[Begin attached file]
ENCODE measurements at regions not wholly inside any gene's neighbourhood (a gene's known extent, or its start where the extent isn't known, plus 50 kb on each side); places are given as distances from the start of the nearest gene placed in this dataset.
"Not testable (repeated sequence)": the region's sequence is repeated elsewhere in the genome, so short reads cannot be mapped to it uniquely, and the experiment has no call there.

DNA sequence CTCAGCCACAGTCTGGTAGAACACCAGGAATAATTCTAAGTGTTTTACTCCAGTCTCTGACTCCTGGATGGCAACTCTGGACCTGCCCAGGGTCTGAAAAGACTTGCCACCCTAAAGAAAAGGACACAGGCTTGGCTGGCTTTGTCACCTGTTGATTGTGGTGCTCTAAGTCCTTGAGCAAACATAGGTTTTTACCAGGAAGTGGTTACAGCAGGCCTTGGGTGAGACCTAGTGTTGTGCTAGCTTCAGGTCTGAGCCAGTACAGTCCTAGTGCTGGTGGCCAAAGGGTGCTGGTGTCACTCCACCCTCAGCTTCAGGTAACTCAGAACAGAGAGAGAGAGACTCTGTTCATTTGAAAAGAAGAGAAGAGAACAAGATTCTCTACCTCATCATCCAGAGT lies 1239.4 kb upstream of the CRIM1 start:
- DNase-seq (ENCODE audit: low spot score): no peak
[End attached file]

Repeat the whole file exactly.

ENCODE measurements at regions not wholly inside any gene's neighbourhood (a gene's known extent, or its start where the extent isn't known, plus 50 kb on each side); places are given as distances from the start of the nearest gene placed in this dataset.
"Not testable (repeated sequence)": the region's sequence is repeated elsewhere in the genome, so short reads cannot be mapped to it uniquely, and the experiment has no call there.

DNA sequence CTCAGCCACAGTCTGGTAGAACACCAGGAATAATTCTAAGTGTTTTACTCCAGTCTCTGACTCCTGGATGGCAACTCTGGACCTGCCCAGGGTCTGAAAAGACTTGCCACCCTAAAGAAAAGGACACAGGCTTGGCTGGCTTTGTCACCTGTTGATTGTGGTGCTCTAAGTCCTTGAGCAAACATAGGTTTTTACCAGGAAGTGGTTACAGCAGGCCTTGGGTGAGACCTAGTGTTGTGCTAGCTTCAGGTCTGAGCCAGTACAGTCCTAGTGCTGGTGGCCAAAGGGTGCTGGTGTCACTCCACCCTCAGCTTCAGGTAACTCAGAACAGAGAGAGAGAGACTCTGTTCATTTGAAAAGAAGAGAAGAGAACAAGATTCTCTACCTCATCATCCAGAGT lies 1239.4 kb upstream of the CRIM1 start:
- DNase-seq (ENCODE audit: low spot score): no peak